The liquidator resisted from accepting a claim by the petitioner on the ground that he could not include any claim after liquidation process has commenced unless permitted by the adjudication authority. The NCLT observed that claim was already reflected on the balance sheet. Under the Code, it is the duty of the resolution professional/ liquidator to entertain and ascertain all claims. Thus it is mandatory for the liquidator to collect all claims whether or not filed by the claimant. Until the assets/funds are distributed, a verified claim cannot be rejected. It is only after distribution of assets that no further claim can be entertained[2].  

How can a creditor prove his claim?

The creditors shall provide all documents to the resolution professional / liquidator to prove their claims and they are namely:

  • records available with the Information Utility
  • a contract of supply of goods or service with the corporate debtor
  • an invoice demanding payment for the goods and services supplied to the corporate debtor
  • a proof of employment such as contract of employment or evidence of notice demanding payment of unpaid dues
  • a financial contract supported by financial statements as evidence of the debt
  • financial statements showing that the debt has not been paid
  • an order of a court or tribunal that has adjudicated upon the non-payment of a debt, if any.

The resolution professional/ liquidator shall have the power to call upon any creditor to furnace additional proof to back their claim.

Who shall verify the claims of the creditors?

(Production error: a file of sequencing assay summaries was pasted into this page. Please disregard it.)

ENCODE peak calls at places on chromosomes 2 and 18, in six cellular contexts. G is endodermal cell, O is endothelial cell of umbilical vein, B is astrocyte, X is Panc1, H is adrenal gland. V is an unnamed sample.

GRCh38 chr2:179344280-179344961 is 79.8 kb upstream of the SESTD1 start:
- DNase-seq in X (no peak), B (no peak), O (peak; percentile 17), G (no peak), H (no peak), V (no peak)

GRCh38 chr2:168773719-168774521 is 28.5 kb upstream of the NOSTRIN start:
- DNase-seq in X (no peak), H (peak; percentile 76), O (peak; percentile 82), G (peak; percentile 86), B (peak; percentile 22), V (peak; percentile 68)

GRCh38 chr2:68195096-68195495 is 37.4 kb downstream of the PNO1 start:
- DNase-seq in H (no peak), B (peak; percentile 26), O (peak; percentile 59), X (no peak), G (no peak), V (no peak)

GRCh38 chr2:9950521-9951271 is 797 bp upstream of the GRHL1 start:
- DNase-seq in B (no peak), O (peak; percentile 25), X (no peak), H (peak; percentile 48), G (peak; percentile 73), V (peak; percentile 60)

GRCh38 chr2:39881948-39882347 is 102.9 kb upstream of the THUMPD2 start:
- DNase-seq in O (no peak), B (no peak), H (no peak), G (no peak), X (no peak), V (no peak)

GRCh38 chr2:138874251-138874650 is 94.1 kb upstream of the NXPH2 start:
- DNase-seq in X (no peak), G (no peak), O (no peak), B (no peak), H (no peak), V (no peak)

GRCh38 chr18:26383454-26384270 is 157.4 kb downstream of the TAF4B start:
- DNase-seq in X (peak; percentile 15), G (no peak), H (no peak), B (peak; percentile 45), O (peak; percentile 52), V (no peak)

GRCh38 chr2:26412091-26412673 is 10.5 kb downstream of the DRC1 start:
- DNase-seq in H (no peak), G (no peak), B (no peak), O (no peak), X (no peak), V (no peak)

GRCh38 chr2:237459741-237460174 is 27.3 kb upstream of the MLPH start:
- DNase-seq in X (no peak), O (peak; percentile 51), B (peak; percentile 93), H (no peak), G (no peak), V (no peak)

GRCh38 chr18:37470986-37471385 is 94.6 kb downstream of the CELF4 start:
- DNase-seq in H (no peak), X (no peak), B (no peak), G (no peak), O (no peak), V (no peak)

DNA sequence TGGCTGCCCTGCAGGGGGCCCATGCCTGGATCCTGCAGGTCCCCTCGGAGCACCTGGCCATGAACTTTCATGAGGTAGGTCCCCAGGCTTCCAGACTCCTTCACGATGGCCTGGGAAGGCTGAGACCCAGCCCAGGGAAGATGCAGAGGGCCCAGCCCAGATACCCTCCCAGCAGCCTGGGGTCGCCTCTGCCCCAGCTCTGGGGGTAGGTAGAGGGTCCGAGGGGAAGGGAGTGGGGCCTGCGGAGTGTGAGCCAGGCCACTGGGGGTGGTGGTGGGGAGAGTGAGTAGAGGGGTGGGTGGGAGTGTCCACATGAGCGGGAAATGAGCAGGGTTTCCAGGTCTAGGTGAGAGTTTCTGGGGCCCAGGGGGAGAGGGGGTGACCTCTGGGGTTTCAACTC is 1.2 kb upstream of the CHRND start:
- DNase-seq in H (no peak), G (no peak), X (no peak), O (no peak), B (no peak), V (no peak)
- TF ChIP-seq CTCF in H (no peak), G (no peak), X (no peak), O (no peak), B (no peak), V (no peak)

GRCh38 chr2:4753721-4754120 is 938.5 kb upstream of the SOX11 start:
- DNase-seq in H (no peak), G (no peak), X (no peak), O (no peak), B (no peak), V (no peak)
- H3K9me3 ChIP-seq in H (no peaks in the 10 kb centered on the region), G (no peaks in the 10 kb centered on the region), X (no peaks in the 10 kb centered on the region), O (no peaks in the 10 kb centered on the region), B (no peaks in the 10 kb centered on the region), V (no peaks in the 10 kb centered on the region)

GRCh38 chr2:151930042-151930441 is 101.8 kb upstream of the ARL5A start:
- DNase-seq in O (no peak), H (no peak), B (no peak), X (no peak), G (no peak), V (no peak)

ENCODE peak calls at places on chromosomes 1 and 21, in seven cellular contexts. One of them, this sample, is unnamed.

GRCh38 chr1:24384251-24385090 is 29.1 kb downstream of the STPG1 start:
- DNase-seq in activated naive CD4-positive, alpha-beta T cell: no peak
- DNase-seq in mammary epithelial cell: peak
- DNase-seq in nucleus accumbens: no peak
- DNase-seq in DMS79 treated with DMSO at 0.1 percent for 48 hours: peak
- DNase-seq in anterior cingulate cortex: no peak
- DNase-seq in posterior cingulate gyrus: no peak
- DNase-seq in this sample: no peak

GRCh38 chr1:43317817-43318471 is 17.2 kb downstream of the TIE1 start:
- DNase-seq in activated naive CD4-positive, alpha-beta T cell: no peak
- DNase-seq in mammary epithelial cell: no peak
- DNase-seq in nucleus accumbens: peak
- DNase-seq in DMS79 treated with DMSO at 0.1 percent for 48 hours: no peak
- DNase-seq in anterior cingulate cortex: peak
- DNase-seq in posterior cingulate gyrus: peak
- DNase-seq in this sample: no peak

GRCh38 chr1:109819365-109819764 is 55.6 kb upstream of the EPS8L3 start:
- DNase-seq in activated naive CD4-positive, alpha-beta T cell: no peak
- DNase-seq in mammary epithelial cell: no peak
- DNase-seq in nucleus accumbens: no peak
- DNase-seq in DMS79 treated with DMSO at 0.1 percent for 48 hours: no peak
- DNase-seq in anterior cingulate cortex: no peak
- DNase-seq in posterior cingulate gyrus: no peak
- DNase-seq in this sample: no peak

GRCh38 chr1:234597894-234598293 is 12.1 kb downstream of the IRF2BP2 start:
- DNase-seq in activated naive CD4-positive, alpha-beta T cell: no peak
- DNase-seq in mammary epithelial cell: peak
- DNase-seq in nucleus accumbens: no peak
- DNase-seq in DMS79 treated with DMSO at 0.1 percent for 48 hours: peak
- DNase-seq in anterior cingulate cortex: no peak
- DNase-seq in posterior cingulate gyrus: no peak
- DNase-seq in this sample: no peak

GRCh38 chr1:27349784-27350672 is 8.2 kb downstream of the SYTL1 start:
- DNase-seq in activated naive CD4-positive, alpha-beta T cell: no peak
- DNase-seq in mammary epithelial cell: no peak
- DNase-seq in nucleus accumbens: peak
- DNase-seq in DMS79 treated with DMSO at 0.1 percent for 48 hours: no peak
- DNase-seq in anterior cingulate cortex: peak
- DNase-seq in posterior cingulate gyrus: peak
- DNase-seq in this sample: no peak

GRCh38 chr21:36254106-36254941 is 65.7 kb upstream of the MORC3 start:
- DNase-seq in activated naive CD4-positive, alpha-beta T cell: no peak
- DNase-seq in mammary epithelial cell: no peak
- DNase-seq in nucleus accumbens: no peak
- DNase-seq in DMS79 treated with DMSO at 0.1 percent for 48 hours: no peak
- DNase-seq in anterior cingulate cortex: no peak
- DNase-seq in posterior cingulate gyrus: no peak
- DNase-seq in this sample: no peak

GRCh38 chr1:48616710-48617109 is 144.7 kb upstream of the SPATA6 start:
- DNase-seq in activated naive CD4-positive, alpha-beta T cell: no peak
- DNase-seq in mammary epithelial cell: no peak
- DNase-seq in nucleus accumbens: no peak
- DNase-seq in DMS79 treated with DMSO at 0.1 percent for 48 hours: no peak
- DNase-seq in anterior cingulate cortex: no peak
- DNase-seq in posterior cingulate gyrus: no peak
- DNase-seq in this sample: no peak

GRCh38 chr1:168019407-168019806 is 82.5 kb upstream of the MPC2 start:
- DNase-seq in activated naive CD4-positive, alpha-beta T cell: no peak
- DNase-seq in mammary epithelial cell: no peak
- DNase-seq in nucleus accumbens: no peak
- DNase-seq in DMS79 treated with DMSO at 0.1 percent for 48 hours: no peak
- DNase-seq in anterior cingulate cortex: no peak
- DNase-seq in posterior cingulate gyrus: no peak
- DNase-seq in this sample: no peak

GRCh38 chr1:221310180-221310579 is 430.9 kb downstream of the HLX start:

In case of Insolvency Resolution Process, it is the duty of the resolution professional to verify all the claims of the creditors within 7 days from the date of last receipt of the claims[3]. Whereas in a liquidation process, the duty to verify all claims of the creditors shall lie with the liquidator[4]. The liquidator shall verify the claims submitted within 30 days from the last date for receipt of claims[5]. Based on the proof of claims submitted to the liquidator/ resolution professional, may either reject or admit the claim, in whole or in part as the case may be.                                      

What if value of claim amount is not definite?

It is clear that the liquidator/ resolution professional has to right to verify and determine the amount of claim. However, in situations where the amount claimed is not premise due to reasons whatsoever, the liquidator / resolution professional shall act diligently and make the best estimate of the claim amount based on the information available[6]. In addition, the liquidator has the right to revise the amount of claim admitted earlier, if new additional information comes to light[7].  

Whether interest forms the part of the claim amount?